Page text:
What Went Before: Disputes over Fort Bonifacio
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Fort Bonifacio, now a rapidly growing business center, has been the subject of territorial disputes for several years.
The US government, which acquired Fort McKinley in 1902, turned it over to the Philippine government in 1949 and was renamed Fort Bonifacio.
In July 1957, President Carlos Garcia issued Proclamation No. 423 reserving parcels of land in Pasig, Taguig, Parañaque, Rizal and Pasay for a military reservation.
In 1992, President Corazon Aquino approved Republic Act No. 7227 that created the Bases Conversion and Development Authority (BCDA). Under RA 7227, part of the proceeds from the sale of Fort Bonficio should be used for the modernization of the Armed Forces of the Philippines.
President Fidel Ramos later issued Executive Order No. 40 that put under the BCDA 240 hectares of Fort Bonifacio, then described as located at Taguig.
In 1995, the Metro Pacific Consortium won the right to develop Fort Bonifacio after submitting the highest bid of more than P33,000 per square meter.
A controlling interest in Fort Bonifacio Development Corp., developer of Bonifacio Global City, was transferred to Ayala Land Inc. and Evergreen Holdings Inc. after acquisition from Metro Pacific Corp. in 2003.
Taguig filed in 1993 a petition in the Pasig Regional Trial Court asking the court to define its territorial boundaries. The petition sought to declare unconstitutional Presidential Proclamation Nos. 2475 and 518, which transferred to Makati certain parts of Fort Bonifacio that were allegedly within Taguig boundaries.
For its part, Makati has argued that Fort Bonifacio had been under the city’s jurisdiction since the Spanish era. It also cited censuses from 1948 to 1980 mapping these areas as part of Makati.
In 1996, Makati filed a complaint in the Makati RTC, asking the court to issue a temporary restraining order preventing Taguig from “requiring and accepting payment of real estate taxes and other taxes or fees” and asking BCDA and Fort Bonifacio Development Corp. to stop paying taxes to Taguig.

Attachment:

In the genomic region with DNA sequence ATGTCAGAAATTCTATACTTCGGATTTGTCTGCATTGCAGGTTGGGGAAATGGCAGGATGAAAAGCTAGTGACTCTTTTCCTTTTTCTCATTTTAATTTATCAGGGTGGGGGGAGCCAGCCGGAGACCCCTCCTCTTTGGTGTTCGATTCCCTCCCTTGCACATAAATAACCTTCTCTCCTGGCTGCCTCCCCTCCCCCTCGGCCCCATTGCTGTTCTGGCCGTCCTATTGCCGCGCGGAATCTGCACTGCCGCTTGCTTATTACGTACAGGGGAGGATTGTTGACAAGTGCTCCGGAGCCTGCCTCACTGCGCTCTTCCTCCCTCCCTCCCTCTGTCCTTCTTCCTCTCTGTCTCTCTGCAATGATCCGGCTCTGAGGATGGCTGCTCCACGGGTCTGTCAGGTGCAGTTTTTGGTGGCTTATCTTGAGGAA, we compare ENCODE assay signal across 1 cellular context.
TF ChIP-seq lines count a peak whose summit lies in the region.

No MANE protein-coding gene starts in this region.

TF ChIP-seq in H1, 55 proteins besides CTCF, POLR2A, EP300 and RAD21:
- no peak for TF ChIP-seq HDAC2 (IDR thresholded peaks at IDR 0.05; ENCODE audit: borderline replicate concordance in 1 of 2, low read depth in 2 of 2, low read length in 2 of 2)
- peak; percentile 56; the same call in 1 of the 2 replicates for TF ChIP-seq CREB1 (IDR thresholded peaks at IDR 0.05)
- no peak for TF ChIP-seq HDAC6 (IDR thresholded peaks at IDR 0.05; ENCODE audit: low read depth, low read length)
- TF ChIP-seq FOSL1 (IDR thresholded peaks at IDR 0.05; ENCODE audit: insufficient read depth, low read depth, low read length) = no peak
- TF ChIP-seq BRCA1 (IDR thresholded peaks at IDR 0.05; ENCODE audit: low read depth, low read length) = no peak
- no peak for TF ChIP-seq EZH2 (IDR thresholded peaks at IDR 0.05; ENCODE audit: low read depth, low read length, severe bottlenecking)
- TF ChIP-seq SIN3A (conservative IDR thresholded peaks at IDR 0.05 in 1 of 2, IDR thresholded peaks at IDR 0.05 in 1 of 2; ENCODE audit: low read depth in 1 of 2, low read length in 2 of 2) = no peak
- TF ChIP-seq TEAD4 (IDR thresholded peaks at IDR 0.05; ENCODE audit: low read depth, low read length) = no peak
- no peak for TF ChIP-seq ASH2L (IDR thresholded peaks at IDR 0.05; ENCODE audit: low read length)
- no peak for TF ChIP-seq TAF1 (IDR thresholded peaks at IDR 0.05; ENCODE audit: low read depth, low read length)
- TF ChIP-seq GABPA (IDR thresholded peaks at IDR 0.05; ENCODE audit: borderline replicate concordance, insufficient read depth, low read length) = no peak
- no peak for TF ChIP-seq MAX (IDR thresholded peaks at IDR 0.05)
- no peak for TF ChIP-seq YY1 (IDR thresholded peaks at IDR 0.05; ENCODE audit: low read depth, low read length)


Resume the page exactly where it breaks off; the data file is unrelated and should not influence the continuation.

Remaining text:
The Makati RTC dismissed the case in 1998, saying the petition violated the prohibition against forum shopping, which exists when a final judgment in one case will affect the other case filed in a separate court.
In January 2012, Pasig City RTC Branch 153 Judge Leili Cruz Suarez issued a decision upholding the territorial jurisdiction of Taguig City over Fort Bonifacio and several Makati barangays (villages).
Suarez’s ruling put under Taguig’s jurisdiction the Bonifacio Global City complex and portions of Fort Bonifacio that included the Philippine Army and Marines headquarters, and Libingan ng mga Bayani. It also put Barangays Cembo, South Cembo, West Rembo, East Rembo, Comembo, Pembo and Pitogo under Taguig jurisdiction.
In issuing the ruling, Suarez upheld a ruling handed down by Judge Briccio Ygaña, who retired in July 2011.
The Makati City government has appealed the ruling.
Aside from Makati, the municipality of Pateros has likewise filed a civil case in a Taguig RTC seeking to reclaim a 461.56-ha area in Fort Bonifacio from Taguig. The petition also asked Makati and Taguig to return revenues they had collected over the years.
In its petition, Pateros claimed that Fort Bonifacio had been under its control since 1801, when Fort Bonifacio and the seven barangays were collectively called Barrio Mamancat, then one of Pateros’ five barrios.—Kate Pedroso, Inquirer Research
Sources: Inquirer Archives, Supreme Court
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